The premises of Helsinki Vocational College on Prinsessantie street in the Roihuvuori district were modernised in multiple phases. The College remained in operation throughout the modernisation project. Now, approximately 1,000 students in the fields of hospitality, catering, food industry, tourism, nature and the environment are studying in professional-level facilities.
Helsinki Vocational College is one of the largest vocational schools in Finland. Helpa, built in 1978, is one of the five campuses of the College. This protected building was designed by the same architects as the Temppeliaukio Church: Timo and Tuomo Suomalainen.
”Helpa was reaching the end of its service life, and the new study programmes also needed new kinds of facilities,” says Project Manager Jari Rosanti from the Construction Contracting Services of the City of Helsinki, responsible for the construction of infrastructure and public spaces in Helsinki. The most significant changes included the addition of 13 new, modular teaching kitchens and bakeries designed together with the teachers to meet the needs of modern working life.
The school remained in operation thanks to successful phasing
One of the most central challenges was the phasing of the project. The 46-million-euro project was implemented in three years, with each phase lasting approximately a year and covering approximately 7,000 square metres. The College stayed in operation throughout the modernisation project.
“The phasing of the work was a big challenge, and there were a lot of surprises in the demolition phase, in particular,” Rosanti says. ”However, Sweco quickly gave us feasible additional plans.” According to Rosanti, smooth co-operation between users, designers, contractors and the client organisation is an absolute requirement for a successful and phased implementation of a project as extensive as this one.
”The project stayed on schedule and within the budget, even if it was hard sometimes,” says Tommi Mutanen, Sweco’s Project Manager for the structural design and the person in charge of the worksite. ”The first phase was the most extensive and difficult one, and we were only a little behind after that. But we managed to pick up the pace in the other phases.”
The old building set the pace for the modernisation. For example, the HVAC routings were embedded in the existing structures, while weather protection required special attention. “We couldn’t let the structures get wet at any point,” Mutanen states.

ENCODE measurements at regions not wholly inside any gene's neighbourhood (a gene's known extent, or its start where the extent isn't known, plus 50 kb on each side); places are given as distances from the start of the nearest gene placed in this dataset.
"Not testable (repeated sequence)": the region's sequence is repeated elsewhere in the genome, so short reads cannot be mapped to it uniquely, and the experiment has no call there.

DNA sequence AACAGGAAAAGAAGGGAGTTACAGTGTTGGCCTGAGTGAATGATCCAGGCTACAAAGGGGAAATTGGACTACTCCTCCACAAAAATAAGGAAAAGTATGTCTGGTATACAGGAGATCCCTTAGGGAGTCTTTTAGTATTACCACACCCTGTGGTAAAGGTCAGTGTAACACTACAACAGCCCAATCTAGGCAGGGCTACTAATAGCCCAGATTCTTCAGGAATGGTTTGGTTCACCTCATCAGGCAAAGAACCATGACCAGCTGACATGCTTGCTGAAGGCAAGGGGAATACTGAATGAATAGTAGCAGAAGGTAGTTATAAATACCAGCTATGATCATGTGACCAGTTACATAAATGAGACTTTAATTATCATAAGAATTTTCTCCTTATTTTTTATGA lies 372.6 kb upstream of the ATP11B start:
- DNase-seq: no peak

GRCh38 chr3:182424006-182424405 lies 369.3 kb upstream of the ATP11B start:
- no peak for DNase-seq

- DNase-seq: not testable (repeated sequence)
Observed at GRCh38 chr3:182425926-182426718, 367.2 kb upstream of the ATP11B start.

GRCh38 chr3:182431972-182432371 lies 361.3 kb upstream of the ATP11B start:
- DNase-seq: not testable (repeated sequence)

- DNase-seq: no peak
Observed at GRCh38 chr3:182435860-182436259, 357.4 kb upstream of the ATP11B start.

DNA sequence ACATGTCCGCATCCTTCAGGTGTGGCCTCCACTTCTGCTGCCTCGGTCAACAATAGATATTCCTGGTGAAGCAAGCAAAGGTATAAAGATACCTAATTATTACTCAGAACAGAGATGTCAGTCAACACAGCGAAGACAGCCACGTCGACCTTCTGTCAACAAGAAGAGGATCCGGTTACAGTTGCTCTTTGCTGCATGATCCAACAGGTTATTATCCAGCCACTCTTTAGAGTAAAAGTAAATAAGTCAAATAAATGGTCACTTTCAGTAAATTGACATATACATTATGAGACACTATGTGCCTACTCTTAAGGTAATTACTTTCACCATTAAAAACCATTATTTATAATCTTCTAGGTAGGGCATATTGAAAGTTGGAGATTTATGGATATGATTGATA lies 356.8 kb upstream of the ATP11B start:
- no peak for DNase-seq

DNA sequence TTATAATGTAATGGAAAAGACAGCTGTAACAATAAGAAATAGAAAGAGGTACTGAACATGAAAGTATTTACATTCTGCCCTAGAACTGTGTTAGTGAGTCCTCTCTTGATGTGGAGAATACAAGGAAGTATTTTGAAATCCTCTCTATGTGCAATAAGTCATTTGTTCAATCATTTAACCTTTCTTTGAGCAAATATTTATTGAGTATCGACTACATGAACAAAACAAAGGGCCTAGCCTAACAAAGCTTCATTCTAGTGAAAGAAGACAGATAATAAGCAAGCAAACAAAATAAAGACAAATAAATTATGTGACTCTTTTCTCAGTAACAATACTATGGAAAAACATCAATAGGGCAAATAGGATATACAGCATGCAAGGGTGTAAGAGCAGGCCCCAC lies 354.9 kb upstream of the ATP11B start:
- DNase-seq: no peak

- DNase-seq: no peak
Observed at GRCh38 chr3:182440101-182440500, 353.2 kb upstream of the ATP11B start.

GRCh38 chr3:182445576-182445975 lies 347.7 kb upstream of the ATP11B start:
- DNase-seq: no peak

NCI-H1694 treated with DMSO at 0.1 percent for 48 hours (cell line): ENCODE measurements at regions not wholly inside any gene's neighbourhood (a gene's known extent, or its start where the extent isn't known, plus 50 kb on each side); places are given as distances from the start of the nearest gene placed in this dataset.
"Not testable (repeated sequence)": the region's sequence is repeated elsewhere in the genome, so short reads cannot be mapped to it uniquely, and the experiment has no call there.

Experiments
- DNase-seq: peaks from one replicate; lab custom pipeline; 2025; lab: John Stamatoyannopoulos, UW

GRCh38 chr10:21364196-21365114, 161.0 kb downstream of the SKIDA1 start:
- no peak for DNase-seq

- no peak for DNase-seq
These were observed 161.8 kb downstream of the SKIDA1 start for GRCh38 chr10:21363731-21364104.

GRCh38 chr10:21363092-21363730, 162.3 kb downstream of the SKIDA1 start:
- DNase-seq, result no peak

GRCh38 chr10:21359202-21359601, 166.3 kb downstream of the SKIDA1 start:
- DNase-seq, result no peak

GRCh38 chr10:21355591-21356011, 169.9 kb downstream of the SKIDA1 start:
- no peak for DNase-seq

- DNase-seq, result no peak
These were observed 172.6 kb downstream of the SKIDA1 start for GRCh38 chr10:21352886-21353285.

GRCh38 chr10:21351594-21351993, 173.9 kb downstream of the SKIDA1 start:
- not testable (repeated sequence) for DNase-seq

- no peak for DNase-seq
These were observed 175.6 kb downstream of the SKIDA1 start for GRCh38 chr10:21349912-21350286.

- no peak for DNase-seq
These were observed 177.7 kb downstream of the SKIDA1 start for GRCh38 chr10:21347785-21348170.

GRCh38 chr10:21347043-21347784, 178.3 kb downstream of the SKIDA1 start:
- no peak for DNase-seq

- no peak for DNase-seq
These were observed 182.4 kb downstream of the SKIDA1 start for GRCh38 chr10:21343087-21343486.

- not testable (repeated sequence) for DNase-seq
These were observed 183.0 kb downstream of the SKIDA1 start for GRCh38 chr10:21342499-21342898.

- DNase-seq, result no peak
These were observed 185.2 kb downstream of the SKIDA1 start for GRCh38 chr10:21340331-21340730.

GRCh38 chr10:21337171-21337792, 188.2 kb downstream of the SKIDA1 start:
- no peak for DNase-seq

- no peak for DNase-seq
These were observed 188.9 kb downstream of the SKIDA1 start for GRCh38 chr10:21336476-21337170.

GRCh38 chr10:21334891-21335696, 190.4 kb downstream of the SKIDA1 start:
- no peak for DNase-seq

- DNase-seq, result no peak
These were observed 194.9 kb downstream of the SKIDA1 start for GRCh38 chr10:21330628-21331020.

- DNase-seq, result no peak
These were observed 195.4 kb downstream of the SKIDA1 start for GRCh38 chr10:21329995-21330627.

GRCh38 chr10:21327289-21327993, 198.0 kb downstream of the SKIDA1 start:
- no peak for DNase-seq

The project team also performed air leakage tests and prepared the necessary moisture control documents in connection with the waterproofing renovations. The structures were dismantled down to the load-bearing frame, and the College got a new facade and roof. “In addition to this, half of the 700 windows were renovated and half were replaced. All thermal insulations were also renovated to meet today’s standards,” Mutanen says.
Building services equipment on the roof and in the basement
There was no room for modern technology in the building due to the low ceilings and long distances between pillars. The solution was building new HVAC machine rooms on the roof. During the design process, the size of the machine rooms increased: As a result, there are more than 1,000 square metres of HVAC equipment on the roof.
“The load-bearing structures also needed to be strengthened since, on a flat roof, the edges of the machine rooms may have piles of snow on them,” Mutanen says. The roof’s prestressed double-T slabs made of reinforced concrete were strengthened with adhesive steel plates. “Adhesive reinforcing of double-T slabs means reinforcing a structure in class 1, which is considered an exceptionally demanding design project.”
The electrotechnology control centre was placed in the basement, which was an efficient way of using the indoor spaces. “We designed a technical channel under the base floor, which is partly ventilated and partly on the ground,” Mutanen says. “The solution is cost-efficient since we in any case needed to remove the floors to be able to install sewer lines, drains, radon piping and thermal insulation.”
Better indoor conditions with less energy consumption
Since the College was in operation throughout the project, the teaching facilities and temporary facilities had to be carefully protected. “In addition to weatherproofing, the construction site was isolated so that the impurities wouldn’t enter the teaching rooms,” Mutanen says. The planning also aimed to reduce the disturbances caused by the worksite. “There’s always noise, but we managed to reduce the levels with airproof noise walls.”
The renovation project improved the indoor conditions and the functionality of the facilities significantly. “The users are happy with the modern facilities, and we have received particularly positive feedback for the teaching kitchens with the new appliances,” Rosanti says. “The indoor air conditions of the College are now at a new and better level. It is also consuming substantially less energy.”